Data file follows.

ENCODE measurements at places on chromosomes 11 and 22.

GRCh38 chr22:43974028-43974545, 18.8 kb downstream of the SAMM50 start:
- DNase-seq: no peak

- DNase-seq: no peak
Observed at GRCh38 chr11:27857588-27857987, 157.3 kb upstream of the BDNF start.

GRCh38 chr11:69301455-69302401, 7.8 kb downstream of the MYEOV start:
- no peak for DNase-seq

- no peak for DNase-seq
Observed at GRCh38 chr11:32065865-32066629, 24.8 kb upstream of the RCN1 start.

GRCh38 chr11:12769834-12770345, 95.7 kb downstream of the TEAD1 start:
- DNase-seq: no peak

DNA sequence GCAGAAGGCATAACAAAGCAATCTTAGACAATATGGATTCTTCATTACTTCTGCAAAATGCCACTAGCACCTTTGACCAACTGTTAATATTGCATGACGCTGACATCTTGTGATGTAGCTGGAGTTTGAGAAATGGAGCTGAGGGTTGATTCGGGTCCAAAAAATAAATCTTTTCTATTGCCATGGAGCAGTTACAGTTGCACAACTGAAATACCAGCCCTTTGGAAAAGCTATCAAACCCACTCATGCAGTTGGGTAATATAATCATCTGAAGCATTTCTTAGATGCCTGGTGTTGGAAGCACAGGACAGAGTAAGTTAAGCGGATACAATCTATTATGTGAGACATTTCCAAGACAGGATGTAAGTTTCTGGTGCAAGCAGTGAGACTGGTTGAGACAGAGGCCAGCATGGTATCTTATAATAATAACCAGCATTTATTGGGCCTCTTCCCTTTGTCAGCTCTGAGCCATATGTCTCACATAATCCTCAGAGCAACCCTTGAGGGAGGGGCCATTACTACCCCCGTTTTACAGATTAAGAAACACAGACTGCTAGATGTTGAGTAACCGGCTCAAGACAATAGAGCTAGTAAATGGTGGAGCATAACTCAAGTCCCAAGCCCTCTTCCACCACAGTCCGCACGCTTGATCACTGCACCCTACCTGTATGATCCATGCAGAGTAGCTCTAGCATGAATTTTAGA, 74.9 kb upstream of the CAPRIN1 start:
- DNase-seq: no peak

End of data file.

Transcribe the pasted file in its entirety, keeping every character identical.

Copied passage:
ENCODE measurements at places on chromosomes 11 and 22.

GRCh38 chr22:43974028-43974545, 18.8 kb downstream of the SAMM50 start:
- DNase-seq: no peak

- DNase-seq: no peak
Observed at GRCh38 chr11:27857588-27857987, 157.3 kb upstream of the BDNF start.

GRCh38 chr11:69301455-69302401, 7.8 kb downstream of the MYEOV start:
- no peak for DNase-seq

- no peak for DNase-seq
Observed at GRCh38 chr11:32065865-32066629, 24.8 kb upstream of the RCN1 start.

GRCh38 chr11:12769834-12770345, 95.7 kb downstream of the TEAD1 start:
- DNase-seq: no peak

DNA sequence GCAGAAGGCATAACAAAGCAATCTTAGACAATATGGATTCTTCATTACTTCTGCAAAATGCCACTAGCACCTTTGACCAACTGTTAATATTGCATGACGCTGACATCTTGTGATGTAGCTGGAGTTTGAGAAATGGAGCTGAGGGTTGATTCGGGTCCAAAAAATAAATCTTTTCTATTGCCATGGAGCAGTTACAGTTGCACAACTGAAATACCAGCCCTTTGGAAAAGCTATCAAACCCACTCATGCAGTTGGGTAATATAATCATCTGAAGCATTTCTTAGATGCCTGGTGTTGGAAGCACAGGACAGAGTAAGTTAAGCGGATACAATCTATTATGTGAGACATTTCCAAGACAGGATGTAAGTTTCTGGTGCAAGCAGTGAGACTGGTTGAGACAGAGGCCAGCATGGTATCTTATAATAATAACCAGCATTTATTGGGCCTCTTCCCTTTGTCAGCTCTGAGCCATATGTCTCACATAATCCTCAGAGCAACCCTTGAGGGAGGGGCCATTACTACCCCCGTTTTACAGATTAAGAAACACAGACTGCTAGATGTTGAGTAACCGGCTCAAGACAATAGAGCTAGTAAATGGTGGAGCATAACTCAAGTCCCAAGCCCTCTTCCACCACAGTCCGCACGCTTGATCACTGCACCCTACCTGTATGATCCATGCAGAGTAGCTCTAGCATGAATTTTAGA, 74.9 kb upstream of the CAPRIN1 start:
- DNase-seq: no peak